CRM and I are off to Vienna next Thursday afternoon for the 3rd edition of the European Wine Bloggers’ Conference (EWBC). The first edition was held in Rioja in 2008. Lisbon played host for the second in late October/early November 2009. Now in 2010 it’s Vienna’s turn – 22nd-23rd October. (http://winebloggersconference.org/europe/)
Nearly 200 bloggers from some 26 countries are starting to descend on Vienna. Originally the conference was supposed to be limited to just 150 bloggers. Having sold out sometime in August, the organisers proved to sufficiently flexible to allow the number to rise to around 200.
There will be a variety of bloggers in Vienna. Some will be full time writers who also have their own personal blog, some will be from magazines that run blogs, some will be gainfully employed away from the wine industry but blog because wine is their passion, some will be in PR or belong to wine companies or who own vineyards etc. Most of the participants come from Europe but Australia, Brazil, China, Israel, Mexico, South Africa and the United States will also be represented.
The internet and blogging, in particular, has given anyone with a computer and an internet connection, the possibility of publishing their thoughts, their photos, films etc. to the connected world. It has given people the freedom to write about whatever subjects they wish whether there is an audience out there or not. An extraordinary and novel freedom!
Take wine. No longer is it impossible to write about obscure producers and their wines because no magazine will publish it either because it doesn’t fit their publishing schedule or because there isn’t a hope in hell that they will get any advertising or because they judge, not unreasonably perhaps, that their readers are not interested in such producers.
Setting up a blog is free and can be done easily in a couple of minutes. Of course once you have a blog doesn’t mean that you have an audience and, naturally there are good and poor blogs. However, good/successful bloggers reach remarkably wide audiences.
I don’t have the figures for well-known bloggers like Jamie Goode or Eric Asimov who I guess reach a very wide audience. Or the number of visitors Jancis Robinson’s website attracts daily. Incidentally I note that she has over 44,000 followers on twitter compared 9700 for Robert Parker. Catavino (Gabriella and Ryan Opaz, joint organisers of the EWBC) has over 27,000 twitter followers.
Ryan Opaz: well tuned into the social media
Three of Les 5 du Vin – Jacques, Hervé and myself – have our own blogs. Jacques started his blog at the end of May 2005. To date he has had just over 603,000 visits and 1.7 million page views. Current figures show that Jacques is now getting over 19,000 visits to his site a month. Impressive figures. Hervé, who started in October 2007, has already clocked up nearly 575,000 visits in three years. Equally impressive.
I’m very much the junior here beginning Jim’s Loire at the end of August 2008. To date I have had just short of 157,000 visits with monthly visitor figures this year varying between a little over 7000 to just over 9000.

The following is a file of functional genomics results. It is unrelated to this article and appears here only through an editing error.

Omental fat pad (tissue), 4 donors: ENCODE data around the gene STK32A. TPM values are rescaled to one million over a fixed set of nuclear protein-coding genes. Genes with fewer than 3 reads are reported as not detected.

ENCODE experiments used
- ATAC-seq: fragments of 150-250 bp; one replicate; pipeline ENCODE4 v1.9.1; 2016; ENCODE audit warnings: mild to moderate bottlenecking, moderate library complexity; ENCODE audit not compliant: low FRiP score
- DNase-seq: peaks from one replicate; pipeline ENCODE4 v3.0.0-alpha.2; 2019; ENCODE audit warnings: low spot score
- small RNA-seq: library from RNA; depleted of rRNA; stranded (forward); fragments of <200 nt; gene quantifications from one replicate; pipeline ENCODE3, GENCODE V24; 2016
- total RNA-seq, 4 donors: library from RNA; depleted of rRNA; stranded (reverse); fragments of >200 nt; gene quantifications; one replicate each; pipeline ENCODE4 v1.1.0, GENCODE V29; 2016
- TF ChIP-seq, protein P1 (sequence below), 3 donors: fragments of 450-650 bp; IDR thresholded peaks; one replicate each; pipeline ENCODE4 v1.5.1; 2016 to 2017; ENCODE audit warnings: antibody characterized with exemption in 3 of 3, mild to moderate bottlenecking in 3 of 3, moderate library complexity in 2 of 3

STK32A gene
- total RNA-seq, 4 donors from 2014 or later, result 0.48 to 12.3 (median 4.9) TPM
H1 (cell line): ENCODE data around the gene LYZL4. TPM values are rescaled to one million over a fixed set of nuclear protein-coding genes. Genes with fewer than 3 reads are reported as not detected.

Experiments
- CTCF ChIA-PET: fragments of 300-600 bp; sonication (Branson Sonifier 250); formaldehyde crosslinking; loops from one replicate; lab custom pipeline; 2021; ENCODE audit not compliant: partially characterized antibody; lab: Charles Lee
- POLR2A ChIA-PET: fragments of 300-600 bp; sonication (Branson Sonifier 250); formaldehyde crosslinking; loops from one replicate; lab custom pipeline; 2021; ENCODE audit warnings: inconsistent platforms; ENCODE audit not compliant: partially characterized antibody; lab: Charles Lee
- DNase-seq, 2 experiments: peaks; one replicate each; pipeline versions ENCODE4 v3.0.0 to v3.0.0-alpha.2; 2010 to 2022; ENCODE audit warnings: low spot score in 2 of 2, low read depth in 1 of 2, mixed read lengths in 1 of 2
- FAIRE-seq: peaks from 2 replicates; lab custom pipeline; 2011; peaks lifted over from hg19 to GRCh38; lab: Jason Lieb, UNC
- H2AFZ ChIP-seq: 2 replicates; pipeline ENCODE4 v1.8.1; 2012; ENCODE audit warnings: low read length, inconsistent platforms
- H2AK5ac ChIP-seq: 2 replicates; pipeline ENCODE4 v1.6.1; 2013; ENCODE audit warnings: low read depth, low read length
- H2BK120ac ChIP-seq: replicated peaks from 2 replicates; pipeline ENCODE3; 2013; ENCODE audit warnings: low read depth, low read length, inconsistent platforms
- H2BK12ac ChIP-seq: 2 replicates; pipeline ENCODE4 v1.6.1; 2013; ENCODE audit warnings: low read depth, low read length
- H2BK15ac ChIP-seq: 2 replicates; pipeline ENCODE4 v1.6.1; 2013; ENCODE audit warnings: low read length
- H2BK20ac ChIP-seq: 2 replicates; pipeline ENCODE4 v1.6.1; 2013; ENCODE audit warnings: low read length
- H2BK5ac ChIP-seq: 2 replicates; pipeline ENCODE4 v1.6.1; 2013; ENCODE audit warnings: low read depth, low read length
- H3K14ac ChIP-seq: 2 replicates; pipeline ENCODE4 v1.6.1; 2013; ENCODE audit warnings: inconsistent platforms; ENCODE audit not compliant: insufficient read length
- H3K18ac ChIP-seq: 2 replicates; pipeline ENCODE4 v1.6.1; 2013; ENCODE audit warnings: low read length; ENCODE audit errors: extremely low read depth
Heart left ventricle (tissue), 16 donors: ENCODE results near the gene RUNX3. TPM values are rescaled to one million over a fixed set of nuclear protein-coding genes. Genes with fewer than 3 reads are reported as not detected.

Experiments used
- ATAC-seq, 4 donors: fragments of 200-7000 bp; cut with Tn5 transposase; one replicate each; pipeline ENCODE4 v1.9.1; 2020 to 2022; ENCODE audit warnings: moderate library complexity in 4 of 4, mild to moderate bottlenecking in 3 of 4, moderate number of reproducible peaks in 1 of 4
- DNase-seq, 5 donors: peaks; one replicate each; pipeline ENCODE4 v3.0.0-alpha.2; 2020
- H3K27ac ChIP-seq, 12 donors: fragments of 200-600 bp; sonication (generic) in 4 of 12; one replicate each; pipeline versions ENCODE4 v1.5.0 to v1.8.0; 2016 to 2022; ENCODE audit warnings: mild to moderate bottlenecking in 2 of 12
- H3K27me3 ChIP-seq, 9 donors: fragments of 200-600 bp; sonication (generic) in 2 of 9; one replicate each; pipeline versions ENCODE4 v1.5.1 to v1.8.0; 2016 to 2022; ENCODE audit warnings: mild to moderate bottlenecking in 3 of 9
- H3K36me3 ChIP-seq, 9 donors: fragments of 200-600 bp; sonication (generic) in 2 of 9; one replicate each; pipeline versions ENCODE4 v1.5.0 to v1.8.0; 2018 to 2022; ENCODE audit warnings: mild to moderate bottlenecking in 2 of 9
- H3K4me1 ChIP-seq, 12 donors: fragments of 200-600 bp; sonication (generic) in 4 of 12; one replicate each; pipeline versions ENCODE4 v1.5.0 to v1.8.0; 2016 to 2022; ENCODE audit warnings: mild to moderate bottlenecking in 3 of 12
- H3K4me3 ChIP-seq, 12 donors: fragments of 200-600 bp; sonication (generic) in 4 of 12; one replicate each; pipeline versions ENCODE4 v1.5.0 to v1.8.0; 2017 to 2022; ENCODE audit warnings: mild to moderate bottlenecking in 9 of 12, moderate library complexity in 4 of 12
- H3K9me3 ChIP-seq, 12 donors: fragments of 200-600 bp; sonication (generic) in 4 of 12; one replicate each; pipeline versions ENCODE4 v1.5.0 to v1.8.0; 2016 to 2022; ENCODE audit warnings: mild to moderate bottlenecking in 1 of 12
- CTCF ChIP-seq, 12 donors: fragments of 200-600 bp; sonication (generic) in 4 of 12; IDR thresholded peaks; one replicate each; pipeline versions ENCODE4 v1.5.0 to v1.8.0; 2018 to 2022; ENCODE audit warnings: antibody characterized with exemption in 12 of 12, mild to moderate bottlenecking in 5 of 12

All in all the three of us can claim a total of a little over 1.33 million visits, which I humbly suggest is a quite extraordinary total. I fancy there are a number of trade wine and spirit magazines that would be delighted with such a readership.
Figures for Les 5 du Vins are more modest, although as we launched our blog in February it is still early days. During the week we attract between 100 and 140 visits. Less at the weekend, which is normal I think for most blogs, although this Sunday 233 people came to Les 5 du Vin. A cooperative blog remains fairly rare in the wine world.
But this amazing freedom to publish has its own imperatives and constraints and has the established order really changed? Robert Parker remains the world’s most powerful wine critic, certainly as far as Bordeaux is concerned. Of the currently influential Bordeaux critics probably only Neal Martin has come up through the net. The rest established their reputations through the old media.
Although having a blog can certainly rise the profile of an established writer and bring in a new readership, there is an increasing expectation that you will have either a website or a blog. While I revel in the freedom and opportunities that Jim’s Loire gives me, I’m also aware that without the blog it might be difficult to convince people that I still knew something about the Loire if I had to rely on the occasional published article in a magazine or newspaper.
This year I will be the sole representative of Les 5 in Vienna. Perhaps sometime in the future we will all be present at an EWBC event or perhaps not? Next Tuesday I will report back on my impressions of the conference and whether I should attempt to entice my four colleagues to attend the next European edition. In the meantime there will also be reports on Jim’s Loire.